From the moment of Israel’s declaration of independence on 14 May 1948, Jerusalem – the capital city of the new nation – was besieged, as Arab forces, determined to crush the Jewish state at birth, cut off its main city from the remainder of the country.
The only link between Jerusalem and the rest of Israel was a narrow, winding road running down the Judean hills to the coast. This was cut by Arab soldiers. The “Jerusalem Corridor”, as it was called, became the scene of repeated attacks and counter-attacks.
Independence brought with it the creation, on 28 May, of a national army, navy and air force, the Israel Defence Forces (IDF). The Haganah, hitherto the defence arm of the pre-independence administration, became part of the national army. Important units were stationed inside Jerusalem. Their first full-scale battle was at the southern edge of the city, where Egyptian forces, having advanced 125 kilometres (80 miles) from the Sinai desert, overran the city’s single kibbutz, Ramat Rahel.
Twice the Israeli forces retook the kibbutz, and twice they were driven out, until the newly created Harel Brigade, which had been fighting in the Jerusalem corridor, pushed the Egyptians back. The trenches where they fought at Ramat Rahel are still visible today. The commander of the Harel Brigade was a future Prime Minister of Israel, Yitzhak Rabin. Many foreign volunteers fought under his command, including Jews from Britain, Canada and the United States.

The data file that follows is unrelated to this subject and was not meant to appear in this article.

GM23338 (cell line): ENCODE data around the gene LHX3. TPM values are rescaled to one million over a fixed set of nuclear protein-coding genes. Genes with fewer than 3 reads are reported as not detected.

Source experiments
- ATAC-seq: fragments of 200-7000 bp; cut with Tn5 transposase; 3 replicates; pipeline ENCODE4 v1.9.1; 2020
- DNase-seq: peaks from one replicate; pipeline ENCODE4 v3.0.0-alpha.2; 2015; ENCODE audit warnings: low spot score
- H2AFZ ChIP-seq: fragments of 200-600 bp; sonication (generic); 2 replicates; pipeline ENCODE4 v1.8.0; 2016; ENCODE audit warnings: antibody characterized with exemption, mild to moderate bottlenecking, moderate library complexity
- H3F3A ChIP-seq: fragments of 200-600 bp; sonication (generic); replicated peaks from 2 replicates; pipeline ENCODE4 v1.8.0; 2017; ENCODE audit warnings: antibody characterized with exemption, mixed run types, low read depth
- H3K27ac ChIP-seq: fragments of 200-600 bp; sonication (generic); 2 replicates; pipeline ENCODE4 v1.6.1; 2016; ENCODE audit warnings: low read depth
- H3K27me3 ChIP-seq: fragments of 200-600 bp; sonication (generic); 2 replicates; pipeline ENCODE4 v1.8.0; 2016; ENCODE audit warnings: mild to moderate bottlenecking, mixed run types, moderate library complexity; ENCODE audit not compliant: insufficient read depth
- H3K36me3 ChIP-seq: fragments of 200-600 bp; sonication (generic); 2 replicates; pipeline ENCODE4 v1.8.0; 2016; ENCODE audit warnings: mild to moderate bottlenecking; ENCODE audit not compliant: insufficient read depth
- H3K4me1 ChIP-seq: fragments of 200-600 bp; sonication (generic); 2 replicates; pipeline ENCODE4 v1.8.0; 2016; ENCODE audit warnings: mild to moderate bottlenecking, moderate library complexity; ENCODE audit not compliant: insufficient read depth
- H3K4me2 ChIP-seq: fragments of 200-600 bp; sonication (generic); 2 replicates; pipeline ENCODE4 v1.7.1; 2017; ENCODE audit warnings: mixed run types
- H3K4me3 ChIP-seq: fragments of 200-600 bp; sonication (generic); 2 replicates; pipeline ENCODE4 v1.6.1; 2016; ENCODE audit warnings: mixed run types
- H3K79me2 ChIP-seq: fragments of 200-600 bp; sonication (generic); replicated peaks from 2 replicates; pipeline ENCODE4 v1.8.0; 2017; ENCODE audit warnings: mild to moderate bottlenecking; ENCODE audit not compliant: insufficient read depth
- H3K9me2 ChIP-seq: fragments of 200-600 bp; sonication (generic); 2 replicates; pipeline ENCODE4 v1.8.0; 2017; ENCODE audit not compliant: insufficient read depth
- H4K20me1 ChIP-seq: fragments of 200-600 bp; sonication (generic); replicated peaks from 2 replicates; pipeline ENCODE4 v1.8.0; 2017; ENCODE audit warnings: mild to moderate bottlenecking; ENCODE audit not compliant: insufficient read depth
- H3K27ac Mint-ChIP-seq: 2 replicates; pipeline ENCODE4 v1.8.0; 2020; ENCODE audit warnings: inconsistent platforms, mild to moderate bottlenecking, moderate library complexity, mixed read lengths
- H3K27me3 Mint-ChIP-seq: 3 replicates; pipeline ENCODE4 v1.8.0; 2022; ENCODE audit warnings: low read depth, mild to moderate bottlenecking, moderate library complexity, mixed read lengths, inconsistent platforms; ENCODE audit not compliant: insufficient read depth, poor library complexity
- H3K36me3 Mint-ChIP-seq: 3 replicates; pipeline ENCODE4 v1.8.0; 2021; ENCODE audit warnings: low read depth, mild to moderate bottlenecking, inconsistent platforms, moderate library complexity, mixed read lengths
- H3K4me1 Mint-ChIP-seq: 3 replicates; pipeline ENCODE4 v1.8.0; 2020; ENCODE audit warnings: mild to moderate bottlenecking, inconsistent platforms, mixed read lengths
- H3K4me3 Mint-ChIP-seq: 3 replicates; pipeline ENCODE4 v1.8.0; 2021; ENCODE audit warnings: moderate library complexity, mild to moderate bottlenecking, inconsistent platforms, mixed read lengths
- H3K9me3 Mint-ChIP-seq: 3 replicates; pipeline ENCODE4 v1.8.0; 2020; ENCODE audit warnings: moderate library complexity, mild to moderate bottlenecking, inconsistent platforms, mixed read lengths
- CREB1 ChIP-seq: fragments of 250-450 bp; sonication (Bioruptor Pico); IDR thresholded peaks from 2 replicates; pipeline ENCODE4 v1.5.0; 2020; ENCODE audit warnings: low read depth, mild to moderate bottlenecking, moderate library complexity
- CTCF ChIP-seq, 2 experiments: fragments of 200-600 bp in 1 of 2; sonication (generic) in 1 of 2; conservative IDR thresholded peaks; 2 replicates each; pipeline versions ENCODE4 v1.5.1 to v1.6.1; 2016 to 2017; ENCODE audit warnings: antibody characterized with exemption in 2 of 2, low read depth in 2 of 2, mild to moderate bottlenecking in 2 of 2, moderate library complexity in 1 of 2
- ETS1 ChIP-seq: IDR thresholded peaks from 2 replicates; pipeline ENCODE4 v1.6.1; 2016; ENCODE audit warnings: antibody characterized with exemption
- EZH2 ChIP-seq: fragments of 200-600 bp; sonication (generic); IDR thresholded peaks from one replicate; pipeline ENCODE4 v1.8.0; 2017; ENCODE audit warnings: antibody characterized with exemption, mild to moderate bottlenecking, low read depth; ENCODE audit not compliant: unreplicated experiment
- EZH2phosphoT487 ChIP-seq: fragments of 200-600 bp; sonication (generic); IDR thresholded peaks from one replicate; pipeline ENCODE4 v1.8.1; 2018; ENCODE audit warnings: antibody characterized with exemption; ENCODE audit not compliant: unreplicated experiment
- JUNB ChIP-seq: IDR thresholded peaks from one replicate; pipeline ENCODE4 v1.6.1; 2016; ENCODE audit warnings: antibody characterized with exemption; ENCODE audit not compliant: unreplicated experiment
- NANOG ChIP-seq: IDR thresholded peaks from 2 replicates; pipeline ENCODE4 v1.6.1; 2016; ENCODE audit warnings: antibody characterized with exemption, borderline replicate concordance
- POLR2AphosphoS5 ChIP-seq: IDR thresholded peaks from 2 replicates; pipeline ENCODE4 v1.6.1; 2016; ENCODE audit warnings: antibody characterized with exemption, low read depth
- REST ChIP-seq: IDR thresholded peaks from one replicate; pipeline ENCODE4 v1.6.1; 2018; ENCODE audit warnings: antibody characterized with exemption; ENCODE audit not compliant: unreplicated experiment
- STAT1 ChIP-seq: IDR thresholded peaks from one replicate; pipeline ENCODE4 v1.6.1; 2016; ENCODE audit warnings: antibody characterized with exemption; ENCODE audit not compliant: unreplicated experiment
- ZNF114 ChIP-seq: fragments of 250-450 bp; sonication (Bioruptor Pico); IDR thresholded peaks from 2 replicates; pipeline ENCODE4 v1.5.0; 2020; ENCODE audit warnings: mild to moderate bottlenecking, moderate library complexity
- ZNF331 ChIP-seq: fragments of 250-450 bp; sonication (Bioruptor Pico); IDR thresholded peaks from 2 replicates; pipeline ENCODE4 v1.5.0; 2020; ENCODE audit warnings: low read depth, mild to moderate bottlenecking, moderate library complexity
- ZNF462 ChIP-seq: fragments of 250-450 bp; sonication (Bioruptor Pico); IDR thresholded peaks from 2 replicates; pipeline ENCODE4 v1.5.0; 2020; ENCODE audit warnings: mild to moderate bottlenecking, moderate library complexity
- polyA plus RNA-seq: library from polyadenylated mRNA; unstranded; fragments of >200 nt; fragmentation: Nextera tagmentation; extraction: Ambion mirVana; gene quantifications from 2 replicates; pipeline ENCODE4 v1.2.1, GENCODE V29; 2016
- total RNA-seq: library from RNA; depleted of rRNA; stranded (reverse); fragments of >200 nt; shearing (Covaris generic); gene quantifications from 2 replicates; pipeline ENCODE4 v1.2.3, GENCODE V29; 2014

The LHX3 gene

At the Israeli General Staff Headquarters north of Tel Aviv a bitter dispute was raging. The Chief of the Staff, Yigael Yadin, insisted there were not enough Israeli troops or weapons to drive the Arab forces from the Jerusalem corridor and break the siege of Jerusalem. The Prime Minister, David Ben-Gurion, was emphatic that it be done, and designated the newly-created Seventh Brigade for the task.
Yadin pointed out that as many as a quarter of the members of the Seventh Brigade were survivors of the Holocaust who had just arrived from British internment camps in Cyprus. Many had never fired a rifle. Many spoke not a single word of Hebrew, the language of command. The brigade itself did not have a single field radio.
Ben-Gurion argued that the siege of Jerusalem had to be broken, and reasoned that the Seventh Brigade was the only fighting force not in action on the other war fronts, one of them a mere 12 kilometres (7.5 miles) from Tel Aviv.
The Seventh Brigade went into action on 25 May, attacking the Arab forces holding the southern entrance to the corridor at Latrun, a former British police fort. Among those wounded in the attack were Avigdor Arikha, a survivor of the Holocaust who was later to become one of Israel’s finest painters, and Ariel Scheinermann – the future Ariel Sharon. A second major attack five days later also failed and Latrun remained in Arab hands until 1967.
To by-pass the Latrun stranglehold on the road to Jerusalem, another road was built through the hills and forests. Known at the Burma Road, after the Second World War highway driven through the mountains from Burma to China, it eventually brought arms, troops and vital food and water to Jerusalem, ending the siege.
Excerpt from The Story of Israel ©Martin Gilbert 2008
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